They focus on the communication and problem-solving aspects of tech project management. Project management success means getting diverse people and technologies to work together.
14) Create a Cohesive Project Team (and Organization)
Some project management books come from consultants and advisors at the edge of new technologies who need to balance the old and the new. In The Plugged-In Manager: Get in Tune with Your People, Technology, and Organization to Thrive, Terri L. Griffith advocates a blend of leadership, technology, and resources.
Griffith consults with a number of Silicon Valley startups and advisory boards and helps organizations take account of their human and technological resources.
She promotes a 3-step decision-making system: paying attention to data, balancing resources, and integrating choices with other team members.
15) Create a Culture of Focus, Productivity, Creativity, and Success
In The Power of Habit: Why We Do What We Do in Life and Business, Charles Duhigg presents the idea that companies live and die by employee habits. To unearth the nitty-gritty details of corporate culture that can derail large projects, you need to examine the patterns of behavior you and your team take for granted.
Our brains function according to the habit pathways they create over time. We need to continually determine if these conditioned responses truly serve our needs. You may find it’s time to open a window, bring in some fresh air, and do things differently in your workplace.
16) Quick Answers to Common Project Management Questions
The Project Management Question and Answer Book by Michael W. Newell helps you quickly navigate the basic concepts and jargon of the project management space. For beginners and “accidental” project managers, this simple and straightforward book can be a life-saver.
From project charters to work breakdown structures to risk quantifications, you can get the information you need quickly from this management book – and get back to work!
17) Heavy-Duty Project Management Lore
Weighing in at over a thousand pages, Harold R. Kerzner’s Project Management: A Systems Approach to Planning, Scheduling, and Controlling remains an industry standby. Take advantage of recent editions which the authors have aligned with the Project Management Body of Knowledge.
With this book and the PMBOK on your bookshelf (or on your hard drive), you’ll have plenty of hard facts and proven systems to rely on when the going gets tough.
18) Timely Advice for “Accidental” Project Managers
Dave Garrett primarily aims Project Pain Reliever: A Just-In-Time Handbook for Anyone Managing Projects at those of us who find ourselves in over our heads. If you’ve recently accepted a role as a project manager, this book can help you get up to speed quickly.
It features 93 short sub-chapters for quickly identifying and addressing a huge variety of common problems for new project managers. Beginner project management books rarely carry this much authority; this book includes 36 peer-reviewed project management solutions from respected figures across the industry.
19) Look Back and Learn from the Path You’ve Tread
In Project Retrospectives: A Handbook for Team Reviews, Norman L. Kerth said, “Regardless of what we discover, we understand and truly believe that everyone did the best job they could, given what they knew at the time, their skills and abilities, the resources available, and the situation at hand.”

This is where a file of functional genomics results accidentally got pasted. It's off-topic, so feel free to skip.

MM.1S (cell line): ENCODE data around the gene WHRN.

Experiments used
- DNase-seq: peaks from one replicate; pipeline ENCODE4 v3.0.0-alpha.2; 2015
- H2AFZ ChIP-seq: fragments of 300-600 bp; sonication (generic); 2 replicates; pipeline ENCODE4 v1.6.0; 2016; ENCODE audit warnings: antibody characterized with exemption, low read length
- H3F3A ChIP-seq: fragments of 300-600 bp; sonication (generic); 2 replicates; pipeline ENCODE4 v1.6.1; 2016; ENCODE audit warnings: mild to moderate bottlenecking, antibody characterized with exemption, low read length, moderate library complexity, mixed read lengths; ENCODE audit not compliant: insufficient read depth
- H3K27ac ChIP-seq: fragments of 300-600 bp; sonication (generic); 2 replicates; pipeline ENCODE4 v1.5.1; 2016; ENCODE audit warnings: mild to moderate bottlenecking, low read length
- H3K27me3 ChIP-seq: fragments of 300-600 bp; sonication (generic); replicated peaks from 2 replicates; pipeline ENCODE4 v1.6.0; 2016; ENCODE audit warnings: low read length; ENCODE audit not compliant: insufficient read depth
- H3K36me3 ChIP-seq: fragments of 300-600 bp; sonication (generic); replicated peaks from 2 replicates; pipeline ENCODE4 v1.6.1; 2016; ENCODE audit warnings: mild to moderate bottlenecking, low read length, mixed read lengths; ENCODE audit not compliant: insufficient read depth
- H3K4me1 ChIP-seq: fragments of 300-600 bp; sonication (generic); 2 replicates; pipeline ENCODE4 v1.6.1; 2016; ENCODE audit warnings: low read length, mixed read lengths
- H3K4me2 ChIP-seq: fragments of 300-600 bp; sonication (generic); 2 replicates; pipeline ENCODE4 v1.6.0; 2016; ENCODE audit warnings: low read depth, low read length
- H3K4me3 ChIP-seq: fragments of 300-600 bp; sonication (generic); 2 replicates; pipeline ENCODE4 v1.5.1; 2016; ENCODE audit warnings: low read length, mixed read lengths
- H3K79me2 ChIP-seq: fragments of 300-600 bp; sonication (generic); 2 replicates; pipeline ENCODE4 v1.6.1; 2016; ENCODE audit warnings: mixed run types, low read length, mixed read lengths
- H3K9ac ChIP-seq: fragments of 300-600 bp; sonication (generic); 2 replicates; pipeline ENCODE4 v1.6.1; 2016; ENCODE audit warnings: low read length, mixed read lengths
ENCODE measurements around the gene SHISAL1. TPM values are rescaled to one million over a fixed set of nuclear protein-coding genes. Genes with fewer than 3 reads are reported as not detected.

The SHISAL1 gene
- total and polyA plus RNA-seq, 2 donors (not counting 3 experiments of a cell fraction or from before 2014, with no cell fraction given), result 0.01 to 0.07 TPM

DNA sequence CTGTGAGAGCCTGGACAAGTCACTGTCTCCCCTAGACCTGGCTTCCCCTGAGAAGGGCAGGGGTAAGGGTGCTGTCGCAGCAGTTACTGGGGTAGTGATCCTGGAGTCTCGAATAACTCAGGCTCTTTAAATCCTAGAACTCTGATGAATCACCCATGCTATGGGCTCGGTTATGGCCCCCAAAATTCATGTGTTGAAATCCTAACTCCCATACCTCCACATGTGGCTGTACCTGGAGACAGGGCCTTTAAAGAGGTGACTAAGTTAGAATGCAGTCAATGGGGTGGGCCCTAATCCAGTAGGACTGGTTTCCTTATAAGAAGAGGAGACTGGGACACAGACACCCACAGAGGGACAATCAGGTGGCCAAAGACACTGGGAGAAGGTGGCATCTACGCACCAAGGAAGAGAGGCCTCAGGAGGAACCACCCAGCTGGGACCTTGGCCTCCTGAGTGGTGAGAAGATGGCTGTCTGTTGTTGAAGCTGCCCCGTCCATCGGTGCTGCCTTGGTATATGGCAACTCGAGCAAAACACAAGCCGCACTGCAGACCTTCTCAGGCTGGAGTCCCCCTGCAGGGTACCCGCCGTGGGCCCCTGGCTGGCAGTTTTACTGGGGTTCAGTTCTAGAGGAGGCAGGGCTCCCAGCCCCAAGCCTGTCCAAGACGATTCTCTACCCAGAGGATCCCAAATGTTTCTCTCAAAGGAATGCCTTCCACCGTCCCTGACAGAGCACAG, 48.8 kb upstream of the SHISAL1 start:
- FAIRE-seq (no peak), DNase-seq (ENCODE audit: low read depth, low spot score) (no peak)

Kerth helps project managers understand the “post-mortem” phase of projects when people must feel safe to give honest feedback (as expressed in the quote above). Project management books aren’t just about having success with your current endeavour.
You need to learn from your mistakes, celebrate your successes, and continue optimizing your best practices.
20) Inside the Microsoft Project Management Machine
With Steve McConnell’s Software Project Survival Guide, you can plot out an entire project. One of Microsoft Publishing’s key project management books, this guide can help you minimize upstream errors without adding layer after layer of bureaucracy.
This book covers each stage of the process, from planning and design to testing and archiving. Management consultants also recommend McConnell’s Rapid Development: Taming Wild Software Schedules for project managers.
21) Deal with Problem Projects
In a recent interview, Todd C. Williams, author of Rescue the Problem Project: A Complete Guide to Identifying, Preventing, and Recovering from Project Failure said, “The biggest issue is lack of alignment to the strategic goals of the organization.” Williams points out the reluctance of both team members and executives to report major project issues.
Because people fear judgment, organizations may not realize the full extent of a project’s problems until things deteriorate to a drastic level.
To rescue these projects, managers need to cull tasks and tangents that don’t align with their core corporate mission and focus on critical deliverables.
22) Prioritize Your Project Management Perspectives
In a 2011 interview, Terry Schmidt (a global project management and strategy consultant) highlighted the need for people to understand the many types of project management.
He promotes his favorite flavor of project management in Strategic Project Management Made Simple: Practical Tools for Leaders and Teams. The “strategic” element of this method means getting the big picture elements of a project aligned before digging into the details.
For example, Schmidt suggested an African health aid project could have all the good intentions in the world but fall flat without basic underlying infrastructures like roads and clean water systems.
23) Classic Management Tools and Techniques
Many managers consider Stephen Covey’s The 7 Habits of Highly Effective People one of the best leadership books of all time. Don’t read this beloved but dated bestseller for the latest tips and techniques.
Instead, check out the ways a few potent ideas forever changed the management consulting landscape. In particular, Covey popularized the Eisenhower Matrix; with this simple tool, you can teach your team to prioritize correctly and spend their time wisely.
Track your time with Toggl’s free and premium time tracking app which integrates into many dozens of popular productivity apps, browsers, and platforms.
No matter what project management books you choose, remember the time you spend learning from others’ experiences can dramatically increase your success rates, productivity, and downstream quality.